Prototype Nokia phone recharges without wires
Pardon the cliche, but it's one of the holiest of Holy Grails of technology: Wireless power. And while early lab experiments have been able to "beam" electricity a few feet to power a light bulb, the day when our laptops and cell phones can charge without having to plug them in to a wall socket still seems decades in the future.
Nokia, however, has taken another baby step in that direction with the invention of a cell phone that recharges itself using a unique system: It harvests ambient radio waves from the air, and turns that energy into usable power. Enough, at least, to keep a cell phone from running out of juice.
While "traditional" (if there is such a thing) wireless power systems are specifically designed with a transmitter and receiver in mind, Nokia's system isn't finicky about where it gets its wireless waves. TV, radio, other mobile phone systems -- all of this stuff just bounces around the air and most of it is wasted, absorbed into the environment or scattered into the ether. Nokia picks up all the bits and pieces of these waves and uses the collected electromagnetic energy to create electrical current, then uses that to recharge the phone's battery. A huge range of frequencies can be utilized by the system (there's no other way, really, as the energy in any given wave is infinitesimal). It's the same idea that Tesla was exploring 100 years ago, just on a tiny scale.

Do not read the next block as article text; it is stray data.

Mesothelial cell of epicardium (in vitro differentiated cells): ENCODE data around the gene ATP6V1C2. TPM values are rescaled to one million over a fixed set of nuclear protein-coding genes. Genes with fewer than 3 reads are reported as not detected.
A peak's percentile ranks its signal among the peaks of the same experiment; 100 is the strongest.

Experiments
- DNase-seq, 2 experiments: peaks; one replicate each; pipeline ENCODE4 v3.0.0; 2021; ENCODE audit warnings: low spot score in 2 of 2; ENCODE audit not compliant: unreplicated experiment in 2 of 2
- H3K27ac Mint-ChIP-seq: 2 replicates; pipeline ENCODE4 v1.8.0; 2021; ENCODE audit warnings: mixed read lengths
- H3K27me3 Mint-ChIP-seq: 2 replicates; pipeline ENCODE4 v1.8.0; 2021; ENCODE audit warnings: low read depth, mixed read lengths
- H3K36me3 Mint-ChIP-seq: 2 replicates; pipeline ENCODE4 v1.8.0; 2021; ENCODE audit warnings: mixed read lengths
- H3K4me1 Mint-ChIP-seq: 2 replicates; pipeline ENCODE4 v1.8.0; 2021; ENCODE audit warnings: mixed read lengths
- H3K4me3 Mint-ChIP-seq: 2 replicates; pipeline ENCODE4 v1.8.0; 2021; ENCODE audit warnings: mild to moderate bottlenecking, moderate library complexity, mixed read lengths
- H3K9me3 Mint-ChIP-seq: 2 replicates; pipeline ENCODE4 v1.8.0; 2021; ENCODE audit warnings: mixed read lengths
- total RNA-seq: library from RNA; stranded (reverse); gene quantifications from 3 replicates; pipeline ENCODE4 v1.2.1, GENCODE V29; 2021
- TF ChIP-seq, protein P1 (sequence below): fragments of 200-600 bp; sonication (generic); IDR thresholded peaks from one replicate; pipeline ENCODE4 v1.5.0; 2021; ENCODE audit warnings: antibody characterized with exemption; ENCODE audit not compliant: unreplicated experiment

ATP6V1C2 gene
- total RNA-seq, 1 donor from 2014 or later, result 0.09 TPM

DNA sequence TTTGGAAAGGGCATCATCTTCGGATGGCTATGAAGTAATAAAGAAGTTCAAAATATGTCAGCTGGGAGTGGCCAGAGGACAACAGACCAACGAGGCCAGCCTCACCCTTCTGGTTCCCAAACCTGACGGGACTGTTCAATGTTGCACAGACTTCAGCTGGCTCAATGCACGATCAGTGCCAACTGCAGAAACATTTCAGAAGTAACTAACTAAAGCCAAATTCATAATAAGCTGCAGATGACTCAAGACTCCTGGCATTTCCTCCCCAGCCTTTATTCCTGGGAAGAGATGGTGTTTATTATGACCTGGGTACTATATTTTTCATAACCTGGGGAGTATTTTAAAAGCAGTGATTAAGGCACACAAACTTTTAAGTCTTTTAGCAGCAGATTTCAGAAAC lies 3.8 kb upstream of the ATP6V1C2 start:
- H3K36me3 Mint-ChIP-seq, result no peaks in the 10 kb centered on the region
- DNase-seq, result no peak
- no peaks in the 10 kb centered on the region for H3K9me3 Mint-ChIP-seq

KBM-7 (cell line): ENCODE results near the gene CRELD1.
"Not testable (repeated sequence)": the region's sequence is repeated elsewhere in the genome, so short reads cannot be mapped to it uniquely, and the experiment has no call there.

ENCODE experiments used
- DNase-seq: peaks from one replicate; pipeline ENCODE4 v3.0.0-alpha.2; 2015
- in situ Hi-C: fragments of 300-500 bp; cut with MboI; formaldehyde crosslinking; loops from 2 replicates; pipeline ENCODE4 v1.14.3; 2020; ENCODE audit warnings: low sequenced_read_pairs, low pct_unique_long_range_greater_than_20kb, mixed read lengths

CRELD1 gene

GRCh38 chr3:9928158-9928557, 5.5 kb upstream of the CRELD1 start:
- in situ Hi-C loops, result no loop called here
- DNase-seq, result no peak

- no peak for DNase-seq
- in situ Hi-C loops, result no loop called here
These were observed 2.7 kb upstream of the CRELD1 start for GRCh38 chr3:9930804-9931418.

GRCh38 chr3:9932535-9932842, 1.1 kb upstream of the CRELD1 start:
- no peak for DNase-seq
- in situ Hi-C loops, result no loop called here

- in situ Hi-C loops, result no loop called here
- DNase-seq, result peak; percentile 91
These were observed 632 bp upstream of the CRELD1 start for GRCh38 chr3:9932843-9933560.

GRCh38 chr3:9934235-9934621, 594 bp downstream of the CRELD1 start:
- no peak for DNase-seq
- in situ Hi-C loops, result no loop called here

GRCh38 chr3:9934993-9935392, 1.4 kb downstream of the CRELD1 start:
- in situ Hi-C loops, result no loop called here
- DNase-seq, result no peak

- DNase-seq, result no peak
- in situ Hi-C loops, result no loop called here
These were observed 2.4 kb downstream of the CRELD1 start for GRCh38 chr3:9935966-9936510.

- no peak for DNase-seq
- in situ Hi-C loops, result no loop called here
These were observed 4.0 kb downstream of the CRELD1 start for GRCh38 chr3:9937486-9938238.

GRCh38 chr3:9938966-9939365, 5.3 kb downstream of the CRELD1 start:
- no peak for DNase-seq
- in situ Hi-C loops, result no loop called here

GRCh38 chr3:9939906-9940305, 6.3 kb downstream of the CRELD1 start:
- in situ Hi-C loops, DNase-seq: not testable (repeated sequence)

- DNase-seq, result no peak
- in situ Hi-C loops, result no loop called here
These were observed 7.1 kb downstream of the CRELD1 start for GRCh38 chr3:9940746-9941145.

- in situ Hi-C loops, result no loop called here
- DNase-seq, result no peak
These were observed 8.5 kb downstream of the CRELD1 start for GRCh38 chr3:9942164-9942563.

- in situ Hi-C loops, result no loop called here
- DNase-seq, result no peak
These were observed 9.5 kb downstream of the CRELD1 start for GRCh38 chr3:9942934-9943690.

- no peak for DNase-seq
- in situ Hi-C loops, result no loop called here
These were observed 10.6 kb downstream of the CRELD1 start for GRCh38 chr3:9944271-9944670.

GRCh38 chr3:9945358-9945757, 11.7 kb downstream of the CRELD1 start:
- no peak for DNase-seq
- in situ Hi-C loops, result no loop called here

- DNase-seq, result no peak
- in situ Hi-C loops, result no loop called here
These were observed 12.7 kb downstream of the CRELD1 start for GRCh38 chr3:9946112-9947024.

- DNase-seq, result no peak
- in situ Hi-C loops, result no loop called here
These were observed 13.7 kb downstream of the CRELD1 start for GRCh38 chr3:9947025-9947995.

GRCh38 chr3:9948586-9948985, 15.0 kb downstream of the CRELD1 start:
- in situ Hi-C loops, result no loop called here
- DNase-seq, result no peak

Mind you, harvesting ambient electromagnetic energy is never going to offer enough electricity to power your whole house or office, but it just might be enough to keep a cell phone alive and kicking. Currently Nokia is able to harvest all of 5 milliwatts from the air; the goal is to increase that to 20 milliwatts in the short term and 50 milliwatts down the line. That wouldn't be enough to keep the phone alive during an active call, but would be enough to slowly recharge the cell phone battery while it's in standby mode, theoretically offering infinite power -- provided you're not stuck deep underground where radio waves can't penetrate.
Nokia says it hopes to commercialize the technology in three to five years.